Hope for a Compromise Is Dead

11/18/2009 05:12 am ET | Updated May 25, 2011

Earlier this week, Max Baucus, Democrat and chairman of the Senate Finance Committee, released his bipartisan attempt at a health care bill. From the moment it hit the Senate floor, the Baucus Plan was bipartisanly hated.

Baucus is a man who has received millions of dollars from the health care industry and (as previously reported here on the HuffPost) he even got the former vice president for pubic policy at WellPoint -- the health insurance parent of Blue Cross -- to author his original bill. Clearly, he is just fine with the status-quo, and seems intent on disturbing the health care industry as little as possible with this bill.

But I don't want to get bogged down going into why the Baucus Plan is so bad. That has been discussed over and over and over again, by people a lot more qualified than I. Rather, I'd like to try and focus in on the significance of both parties' reactions, which are extremely telling as to where this debate will finally end up.

It is not surprising that many liberal democrats have openly rejected this proposal. It is a gift to the insurance companies, who at this point, have Baucus in their hip pocket.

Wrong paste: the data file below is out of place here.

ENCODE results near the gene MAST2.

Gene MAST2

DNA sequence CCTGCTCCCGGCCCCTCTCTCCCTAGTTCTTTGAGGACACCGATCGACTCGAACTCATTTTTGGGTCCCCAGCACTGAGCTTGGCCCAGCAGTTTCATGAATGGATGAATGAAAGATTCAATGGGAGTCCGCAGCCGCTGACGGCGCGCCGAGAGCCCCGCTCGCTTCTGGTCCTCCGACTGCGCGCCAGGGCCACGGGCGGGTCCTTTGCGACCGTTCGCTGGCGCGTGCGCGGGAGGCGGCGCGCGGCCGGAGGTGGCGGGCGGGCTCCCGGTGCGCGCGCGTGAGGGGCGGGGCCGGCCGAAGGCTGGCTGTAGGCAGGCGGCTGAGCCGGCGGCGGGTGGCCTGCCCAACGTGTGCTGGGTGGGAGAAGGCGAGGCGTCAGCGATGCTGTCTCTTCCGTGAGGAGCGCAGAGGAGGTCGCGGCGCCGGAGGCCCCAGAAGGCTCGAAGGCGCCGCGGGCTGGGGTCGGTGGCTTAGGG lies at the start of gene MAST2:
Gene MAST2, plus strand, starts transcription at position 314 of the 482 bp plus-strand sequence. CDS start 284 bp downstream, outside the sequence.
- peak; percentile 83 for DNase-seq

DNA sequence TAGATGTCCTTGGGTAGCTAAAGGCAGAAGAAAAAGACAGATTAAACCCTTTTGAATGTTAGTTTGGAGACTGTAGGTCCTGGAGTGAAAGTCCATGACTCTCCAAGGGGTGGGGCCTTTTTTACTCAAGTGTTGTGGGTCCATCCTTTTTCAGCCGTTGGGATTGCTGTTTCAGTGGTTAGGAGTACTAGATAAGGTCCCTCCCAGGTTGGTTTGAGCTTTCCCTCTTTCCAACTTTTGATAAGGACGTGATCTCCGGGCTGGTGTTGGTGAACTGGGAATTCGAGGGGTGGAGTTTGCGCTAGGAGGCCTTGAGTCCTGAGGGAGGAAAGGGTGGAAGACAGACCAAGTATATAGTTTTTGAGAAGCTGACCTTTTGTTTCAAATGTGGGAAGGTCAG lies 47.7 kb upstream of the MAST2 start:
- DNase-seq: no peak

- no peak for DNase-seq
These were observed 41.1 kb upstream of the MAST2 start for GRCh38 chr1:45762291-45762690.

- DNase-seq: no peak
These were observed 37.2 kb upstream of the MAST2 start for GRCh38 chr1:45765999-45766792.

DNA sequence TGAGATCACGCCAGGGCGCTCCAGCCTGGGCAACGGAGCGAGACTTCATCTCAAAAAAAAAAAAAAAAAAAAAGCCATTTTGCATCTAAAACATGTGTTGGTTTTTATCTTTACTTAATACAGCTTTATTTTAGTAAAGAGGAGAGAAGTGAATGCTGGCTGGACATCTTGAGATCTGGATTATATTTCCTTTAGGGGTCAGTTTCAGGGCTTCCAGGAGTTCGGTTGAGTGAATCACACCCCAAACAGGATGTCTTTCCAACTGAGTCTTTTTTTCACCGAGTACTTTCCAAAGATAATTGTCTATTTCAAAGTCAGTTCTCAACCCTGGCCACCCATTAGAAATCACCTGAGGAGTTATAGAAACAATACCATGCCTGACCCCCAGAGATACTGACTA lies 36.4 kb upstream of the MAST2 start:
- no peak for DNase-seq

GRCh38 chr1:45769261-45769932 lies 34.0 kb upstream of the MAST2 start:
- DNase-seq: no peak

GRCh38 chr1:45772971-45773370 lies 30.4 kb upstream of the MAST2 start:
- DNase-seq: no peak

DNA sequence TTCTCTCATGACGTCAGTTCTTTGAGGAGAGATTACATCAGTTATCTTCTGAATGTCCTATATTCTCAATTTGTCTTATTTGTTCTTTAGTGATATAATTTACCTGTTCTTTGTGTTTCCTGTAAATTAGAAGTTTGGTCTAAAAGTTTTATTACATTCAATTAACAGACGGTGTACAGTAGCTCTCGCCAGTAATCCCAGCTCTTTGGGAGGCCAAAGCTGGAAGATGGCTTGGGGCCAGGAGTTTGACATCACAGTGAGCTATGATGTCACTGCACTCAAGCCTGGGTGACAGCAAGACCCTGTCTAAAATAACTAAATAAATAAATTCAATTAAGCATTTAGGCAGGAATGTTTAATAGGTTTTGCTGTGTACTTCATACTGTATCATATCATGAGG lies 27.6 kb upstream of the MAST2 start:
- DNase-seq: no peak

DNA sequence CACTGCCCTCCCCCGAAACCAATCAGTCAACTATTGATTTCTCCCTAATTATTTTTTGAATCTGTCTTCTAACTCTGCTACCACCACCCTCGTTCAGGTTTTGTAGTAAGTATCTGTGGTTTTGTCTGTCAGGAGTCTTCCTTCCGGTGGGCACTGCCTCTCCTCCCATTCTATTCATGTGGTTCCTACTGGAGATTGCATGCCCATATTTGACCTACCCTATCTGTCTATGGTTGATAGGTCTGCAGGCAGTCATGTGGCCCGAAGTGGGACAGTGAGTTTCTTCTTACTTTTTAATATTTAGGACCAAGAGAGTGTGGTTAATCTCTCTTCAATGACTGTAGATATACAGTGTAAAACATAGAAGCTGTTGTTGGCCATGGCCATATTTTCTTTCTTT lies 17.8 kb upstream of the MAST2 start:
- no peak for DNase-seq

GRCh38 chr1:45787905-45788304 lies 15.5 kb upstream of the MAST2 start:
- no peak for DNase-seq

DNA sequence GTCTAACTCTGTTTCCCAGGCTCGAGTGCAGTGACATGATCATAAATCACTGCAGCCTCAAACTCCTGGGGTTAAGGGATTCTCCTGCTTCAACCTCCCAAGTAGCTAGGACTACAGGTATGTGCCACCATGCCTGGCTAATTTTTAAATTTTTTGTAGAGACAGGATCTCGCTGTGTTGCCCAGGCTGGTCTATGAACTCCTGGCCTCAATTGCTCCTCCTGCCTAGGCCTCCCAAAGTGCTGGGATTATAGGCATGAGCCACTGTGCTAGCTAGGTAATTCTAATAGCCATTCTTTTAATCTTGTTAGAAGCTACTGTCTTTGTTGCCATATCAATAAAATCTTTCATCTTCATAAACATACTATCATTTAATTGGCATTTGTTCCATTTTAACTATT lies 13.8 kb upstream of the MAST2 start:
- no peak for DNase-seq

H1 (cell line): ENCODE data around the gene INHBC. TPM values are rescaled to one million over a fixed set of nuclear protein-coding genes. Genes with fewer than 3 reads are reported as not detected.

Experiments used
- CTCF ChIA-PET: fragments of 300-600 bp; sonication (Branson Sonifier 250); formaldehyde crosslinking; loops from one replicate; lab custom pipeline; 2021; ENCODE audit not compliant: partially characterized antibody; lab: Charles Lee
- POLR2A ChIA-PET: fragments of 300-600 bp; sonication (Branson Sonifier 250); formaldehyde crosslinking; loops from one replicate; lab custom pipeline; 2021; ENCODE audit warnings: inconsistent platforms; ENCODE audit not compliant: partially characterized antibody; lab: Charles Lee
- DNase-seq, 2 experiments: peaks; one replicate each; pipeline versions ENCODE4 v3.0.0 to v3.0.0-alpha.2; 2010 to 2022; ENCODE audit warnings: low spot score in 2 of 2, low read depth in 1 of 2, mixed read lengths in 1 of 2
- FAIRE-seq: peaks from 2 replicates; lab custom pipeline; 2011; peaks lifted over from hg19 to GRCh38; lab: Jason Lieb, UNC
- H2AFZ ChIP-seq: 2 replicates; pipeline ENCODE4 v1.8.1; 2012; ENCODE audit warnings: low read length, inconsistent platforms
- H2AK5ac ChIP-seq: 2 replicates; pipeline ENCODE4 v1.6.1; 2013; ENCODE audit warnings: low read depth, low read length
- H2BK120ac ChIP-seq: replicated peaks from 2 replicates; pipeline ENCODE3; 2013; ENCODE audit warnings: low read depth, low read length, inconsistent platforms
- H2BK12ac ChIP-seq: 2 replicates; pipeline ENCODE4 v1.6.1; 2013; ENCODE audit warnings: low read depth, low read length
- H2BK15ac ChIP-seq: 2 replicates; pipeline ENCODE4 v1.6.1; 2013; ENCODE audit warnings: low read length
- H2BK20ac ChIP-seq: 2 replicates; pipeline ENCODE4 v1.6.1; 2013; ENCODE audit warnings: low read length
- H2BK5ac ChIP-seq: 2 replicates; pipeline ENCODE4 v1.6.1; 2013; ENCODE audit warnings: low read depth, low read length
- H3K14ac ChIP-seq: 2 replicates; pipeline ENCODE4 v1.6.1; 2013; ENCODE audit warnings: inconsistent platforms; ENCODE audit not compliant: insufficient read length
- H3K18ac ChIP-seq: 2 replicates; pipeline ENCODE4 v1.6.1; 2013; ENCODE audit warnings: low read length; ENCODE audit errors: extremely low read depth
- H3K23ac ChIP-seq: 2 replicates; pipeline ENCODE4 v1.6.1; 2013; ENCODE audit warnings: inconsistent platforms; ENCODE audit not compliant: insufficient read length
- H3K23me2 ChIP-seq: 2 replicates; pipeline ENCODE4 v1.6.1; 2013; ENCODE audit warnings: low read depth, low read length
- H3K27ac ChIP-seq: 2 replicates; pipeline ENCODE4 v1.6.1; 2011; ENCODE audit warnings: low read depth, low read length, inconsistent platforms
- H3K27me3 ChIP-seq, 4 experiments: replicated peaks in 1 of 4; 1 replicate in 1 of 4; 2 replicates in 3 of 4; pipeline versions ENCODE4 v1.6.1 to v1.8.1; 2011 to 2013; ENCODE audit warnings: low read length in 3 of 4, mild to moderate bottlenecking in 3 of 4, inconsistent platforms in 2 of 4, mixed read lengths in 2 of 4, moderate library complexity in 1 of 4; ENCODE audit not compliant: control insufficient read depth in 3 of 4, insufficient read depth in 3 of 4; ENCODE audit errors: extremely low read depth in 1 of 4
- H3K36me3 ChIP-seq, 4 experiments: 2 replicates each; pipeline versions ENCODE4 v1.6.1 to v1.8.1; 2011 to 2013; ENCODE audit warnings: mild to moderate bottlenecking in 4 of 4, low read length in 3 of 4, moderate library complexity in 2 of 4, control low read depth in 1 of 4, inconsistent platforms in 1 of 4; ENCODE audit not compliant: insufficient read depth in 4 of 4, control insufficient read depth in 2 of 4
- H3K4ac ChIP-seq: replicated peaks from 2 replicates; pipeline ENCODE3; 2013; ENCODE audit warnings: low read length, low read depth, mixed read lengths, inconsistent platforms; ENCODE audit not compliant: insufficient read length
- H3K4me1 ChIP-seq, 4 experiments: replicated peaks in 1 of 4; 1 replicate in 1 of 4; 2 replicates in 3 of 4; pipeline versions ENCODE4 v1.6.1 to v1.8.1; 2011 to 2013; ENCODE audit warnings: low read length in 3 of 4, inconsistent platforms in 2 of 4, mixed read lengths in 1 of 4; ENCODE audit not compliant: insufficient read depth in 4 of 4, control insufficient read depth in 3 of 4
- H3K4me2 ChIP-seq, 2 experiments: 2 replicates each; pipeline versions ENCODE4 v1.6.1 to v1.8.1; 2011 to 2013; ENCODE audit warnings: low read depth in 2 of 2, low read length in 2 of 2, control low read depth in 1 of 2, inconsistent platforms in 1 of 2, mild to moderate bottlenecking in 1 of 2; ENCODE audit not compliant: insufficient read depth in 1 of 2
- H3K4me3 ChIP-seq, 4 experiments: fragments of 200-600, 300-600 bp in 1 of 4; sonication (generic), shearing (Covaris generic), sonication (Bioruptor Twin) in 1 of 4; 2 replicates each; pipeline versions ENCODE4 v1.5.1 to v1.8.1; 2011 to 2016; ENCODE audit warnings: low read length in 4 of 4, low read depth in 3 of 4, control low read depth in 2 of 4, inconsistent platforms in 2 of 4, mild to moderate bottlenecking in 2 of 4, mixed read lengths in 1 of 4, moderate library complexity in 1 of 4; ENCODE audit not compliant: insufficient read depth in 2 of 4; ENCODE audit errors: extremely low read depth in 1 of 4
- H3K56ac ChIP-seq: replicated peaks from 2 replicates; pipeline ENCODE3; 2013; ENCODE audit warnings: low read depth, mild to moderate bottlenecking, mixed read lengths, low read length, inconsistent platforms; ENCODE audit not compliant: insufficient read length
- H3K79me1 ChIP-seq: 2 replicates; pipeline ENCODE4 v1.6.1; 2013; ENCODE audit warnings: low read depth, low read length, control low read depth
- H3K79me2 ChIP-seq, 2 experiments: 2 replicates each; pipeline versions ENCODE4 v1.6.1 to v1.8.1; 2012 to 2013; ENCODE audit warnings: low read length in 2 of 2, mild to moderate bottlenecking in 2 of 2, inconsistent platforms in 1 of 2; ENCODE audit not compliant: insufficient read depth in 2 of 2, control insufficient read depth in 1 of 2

But what floored me was the news that Baucus couldn't even drum up any Republican support for his anemic plan. In essence, the bill the Democrats considered too conservative and too easy on the healthcare industry, the Republicans thought was too liberal and brought about too radical a change. The GOP could not even throw some support behind this Democratic plan -- a plan that the Democrats themselves despise -- in order to reach a compromise on health care.

Ladies and Gentlemen, we have just lost cabin pressure.

If Republicans are not willing to accept even this watered-down bill as a compromise, I think it is safe to say that the Republicans will never, under any circumstances, support any Democrat-sponsored health care bill no matter what the plan calls for. At this point, I'm starting to think President Obama could propose a "health care" bill that was actually an extension of the Bush tax-cuts, along with a plan to give every American a free gun, and the Republicans would still oppose it.

If the President does not get the message now that Republican opposition to the Baucus Plan means they will not vote for any kind of health care bill, he never will. President Obama needs to realize that he's going to have to forgo this attempt at bipartisanship if he ever intends to get a functional health care bill passed. For his sake, and with 2010 election season getting closer each passing day, this epiphany had better hit him sooner rather than later.